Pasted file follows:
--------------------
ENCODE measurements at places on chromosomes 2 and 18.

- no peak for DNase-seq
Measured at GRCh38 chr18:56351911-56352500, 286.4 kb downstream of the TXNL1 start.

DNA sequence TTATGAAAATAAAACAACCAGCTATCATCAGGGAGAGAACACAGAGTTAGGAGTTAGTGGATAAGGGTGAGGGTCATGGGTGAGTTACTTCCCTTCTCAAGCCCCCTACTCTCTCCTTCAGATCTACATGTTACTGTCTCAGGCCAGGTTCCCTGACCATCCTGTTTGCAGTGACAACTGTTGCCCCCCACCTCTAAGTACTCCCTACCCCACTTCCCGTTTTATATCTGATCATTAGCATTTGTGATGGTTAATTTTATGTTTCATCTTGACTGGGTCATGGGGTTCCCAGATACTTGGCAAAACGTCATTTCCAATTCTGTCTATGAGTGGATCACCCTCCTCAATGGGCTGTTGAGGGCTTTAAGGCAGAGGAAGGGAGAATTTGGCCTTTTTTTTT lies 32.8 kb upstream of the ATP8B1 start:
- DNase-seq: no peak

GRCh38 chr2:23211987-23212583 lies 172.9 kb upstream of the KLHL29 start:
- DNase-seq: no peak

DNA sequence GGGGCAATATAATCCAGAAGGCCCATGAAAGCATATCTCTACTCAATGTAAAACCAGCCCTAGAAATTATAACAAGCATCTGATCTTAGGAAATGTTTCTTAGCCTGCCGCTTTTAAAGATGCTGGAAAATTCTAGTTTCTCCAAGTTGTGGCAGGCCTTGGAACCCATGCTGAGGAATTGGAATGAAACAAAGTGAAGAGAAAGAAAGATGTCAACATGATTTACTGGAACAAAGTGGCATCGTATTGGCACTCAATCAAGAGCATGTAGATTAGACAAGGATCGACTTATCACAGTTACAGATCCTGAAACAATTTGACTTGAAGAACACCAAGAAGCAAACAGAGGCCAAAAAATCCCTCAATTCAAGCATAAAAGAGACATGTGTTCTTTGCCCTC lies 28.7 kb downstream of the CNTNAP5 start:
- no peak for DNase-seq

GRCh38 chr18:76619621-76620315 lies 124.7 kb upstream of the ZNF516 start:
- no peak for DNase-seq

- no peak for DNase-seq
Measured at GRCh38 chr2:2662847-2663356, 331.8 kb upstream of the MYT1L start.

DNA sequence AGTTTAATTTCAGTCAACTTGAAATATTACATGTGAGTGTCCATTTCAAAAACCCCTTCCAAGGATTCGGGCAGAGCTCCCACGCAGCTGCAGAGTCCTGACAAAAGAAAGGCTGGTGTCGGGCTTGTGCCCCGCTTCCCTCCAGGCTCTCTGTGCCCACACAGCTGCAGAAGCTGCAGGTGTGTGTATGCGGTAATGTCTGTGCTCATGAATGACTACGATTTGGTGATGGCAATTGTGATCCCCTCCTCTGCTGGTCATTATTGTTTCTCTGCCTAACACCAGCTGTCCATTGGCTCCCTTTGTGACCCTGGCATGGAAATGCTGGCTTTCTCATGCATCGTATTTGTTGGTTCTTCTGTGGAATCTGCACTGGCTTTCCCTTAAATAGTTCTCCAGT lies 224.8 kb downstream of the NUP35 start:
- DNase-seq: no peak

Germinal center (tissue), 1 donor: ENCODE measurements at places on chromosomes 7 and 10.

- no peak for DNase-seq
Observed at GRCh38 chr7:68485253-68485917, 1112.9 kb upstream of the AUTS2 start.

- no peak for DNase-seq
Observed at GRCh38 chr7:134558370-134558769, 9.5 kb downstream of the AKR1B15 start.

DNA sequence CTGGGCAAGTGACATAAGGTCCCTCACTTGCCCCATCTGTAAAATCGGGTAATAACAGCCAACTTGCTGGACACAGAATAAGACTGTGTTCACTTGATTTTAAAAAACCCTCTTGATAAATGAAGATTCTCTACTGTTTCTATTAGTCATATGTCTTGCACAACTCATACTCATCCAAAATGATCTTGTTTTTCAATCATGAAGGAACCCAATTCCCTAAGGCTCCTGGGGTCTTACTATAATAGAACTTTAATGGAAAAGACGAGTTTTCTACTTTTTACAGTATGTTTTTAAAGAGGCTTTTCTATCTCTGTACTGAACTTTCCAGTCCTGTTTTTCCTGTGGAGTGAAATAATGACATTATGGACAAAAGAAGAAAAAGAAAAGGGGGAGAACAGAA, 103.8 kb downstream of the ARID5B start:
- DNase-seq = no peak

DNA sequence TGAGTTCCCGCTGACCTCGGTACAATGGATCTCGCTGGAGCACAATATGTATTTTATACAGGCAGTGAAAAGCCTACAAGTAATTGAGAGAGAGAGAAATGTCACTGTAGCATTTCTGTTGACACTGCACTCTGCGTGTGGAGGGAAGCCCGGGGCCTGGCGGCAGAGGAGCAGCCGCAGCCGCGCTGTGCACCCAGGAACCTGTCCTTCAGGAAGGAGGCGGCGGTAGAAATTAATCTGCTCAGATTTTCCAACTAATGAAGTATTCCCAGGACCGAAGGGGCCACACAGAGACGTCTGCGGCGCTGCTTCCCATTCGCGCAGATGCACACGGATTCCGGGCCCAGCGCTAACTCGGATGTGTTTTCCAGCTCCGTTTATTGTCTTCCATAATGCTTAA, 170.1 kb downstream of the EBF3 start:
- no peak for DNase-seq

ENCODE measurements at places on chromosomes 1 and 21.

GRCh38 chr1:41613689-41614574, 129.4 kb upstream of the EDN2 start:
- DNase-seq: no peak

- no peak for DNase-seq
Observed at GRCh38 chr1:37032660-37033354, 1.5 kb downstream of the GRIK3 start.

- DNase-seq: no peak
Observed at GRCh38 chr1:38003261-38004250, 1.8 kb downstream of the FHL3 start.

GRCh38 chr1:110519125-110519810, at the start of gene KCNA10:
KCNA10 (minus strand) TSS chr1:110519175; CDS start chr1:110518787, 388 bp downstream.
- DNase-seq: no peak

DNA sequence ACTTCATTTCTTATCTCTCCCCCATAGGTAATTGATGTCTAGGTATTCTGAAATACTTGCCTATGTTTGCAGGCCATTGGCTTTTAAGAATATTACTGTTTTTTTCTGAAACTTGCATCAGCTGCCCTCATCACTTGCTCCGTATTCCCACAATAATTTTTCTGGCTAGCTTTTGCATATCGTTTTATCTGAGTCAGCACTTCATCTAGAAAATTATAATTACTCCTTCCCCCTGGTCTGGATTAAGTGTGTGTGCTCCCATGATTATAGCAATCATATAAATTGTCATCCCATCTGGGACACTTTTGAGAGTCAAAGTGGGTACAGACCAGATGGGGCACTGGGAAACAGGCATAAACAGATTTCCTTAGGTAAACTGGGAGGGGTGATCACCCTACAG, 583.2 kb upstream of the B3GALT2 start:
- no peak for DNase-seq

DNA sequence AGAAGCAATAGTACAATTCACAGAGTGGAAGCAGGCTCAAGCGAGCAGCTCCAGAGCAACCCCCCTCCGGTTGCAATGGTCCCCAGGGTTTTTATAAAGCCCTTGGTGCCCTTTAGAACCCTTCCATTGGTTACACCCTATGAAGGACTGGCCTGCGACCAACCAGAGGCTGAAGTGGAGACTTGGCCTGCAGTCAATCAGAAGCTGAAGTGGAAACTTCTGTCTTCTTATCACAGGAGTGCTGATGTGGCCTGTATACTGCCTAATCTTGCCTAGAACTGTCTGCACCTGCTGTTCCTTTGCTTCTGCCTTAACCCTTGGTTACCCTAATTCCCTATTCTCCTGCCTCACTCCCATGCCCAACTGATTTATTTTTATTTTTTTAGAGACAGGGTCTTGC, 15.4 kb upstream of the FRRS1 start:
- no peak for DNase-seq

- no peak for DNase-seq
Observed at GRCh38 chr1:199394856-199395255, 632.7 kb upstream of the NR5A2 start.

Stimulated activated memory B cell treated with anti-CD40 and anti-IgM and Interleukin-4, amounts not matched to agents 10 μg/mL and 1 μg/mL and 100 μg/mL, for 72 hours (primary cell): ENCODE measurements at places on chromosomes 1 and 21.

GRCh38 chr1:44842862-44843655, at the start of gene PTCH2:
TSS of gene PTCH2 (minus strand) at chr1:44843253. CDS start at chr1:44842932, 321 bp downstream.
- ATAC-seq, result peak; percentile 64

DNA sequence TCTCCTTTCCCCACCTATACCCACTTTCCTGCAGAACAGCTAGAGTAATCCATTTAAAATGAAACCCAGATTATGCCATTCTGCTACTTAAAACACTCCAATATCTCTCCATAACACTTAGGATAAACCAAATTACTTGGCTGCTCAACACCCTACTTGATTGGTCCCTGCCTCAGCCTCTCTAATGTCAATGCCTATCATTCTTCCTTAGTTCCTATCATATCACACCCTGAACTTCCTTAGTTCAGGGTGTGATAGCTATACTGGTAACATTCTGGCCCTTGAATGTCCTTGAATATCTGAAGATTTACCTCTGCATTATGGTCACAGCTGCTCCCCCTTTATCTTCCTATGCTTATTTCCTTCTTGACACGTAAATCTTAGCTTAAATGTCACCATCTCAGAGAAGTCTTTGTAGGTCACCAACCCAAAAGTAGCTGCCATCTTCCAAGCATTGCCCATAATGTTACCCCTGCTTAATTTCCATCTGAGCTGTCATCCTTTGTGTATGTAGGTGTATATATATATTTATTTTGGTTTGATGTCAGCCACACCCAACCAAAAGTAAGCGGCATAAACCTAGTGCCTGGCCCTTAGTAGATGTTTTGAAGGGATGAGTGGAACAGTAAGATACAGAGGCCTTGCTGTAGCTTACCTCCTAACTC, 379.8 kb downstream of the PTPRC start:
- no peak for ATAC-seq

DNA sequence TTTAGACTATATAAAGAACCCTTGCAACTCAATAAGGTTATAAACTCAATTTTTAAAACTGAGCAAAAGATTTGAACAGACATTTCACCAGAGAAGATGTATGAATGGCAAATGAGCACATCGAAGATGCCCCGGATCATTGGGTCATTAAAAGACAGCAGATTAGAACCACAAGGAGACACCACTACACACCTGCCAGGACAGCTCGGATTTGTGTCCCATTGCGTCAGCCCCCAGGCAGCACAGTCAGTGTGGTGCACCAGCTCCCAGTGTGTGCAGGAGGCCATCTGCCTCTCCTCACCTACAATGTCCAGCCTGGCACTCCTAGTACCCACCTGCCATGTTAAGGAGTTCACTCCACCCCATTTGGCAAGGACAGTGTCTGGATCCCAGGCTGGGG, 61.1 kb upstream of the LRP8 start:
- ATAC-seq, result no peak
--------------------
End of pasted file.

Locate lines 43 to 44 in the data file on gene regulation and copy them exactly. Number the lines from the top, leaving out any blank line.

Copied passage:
TSS of gene PTCH2 (minus strand) at chr1:44843253. CDS start at chr1:44842932, 321 bp downstream.
- ATAC-seq, result peak; percentile 64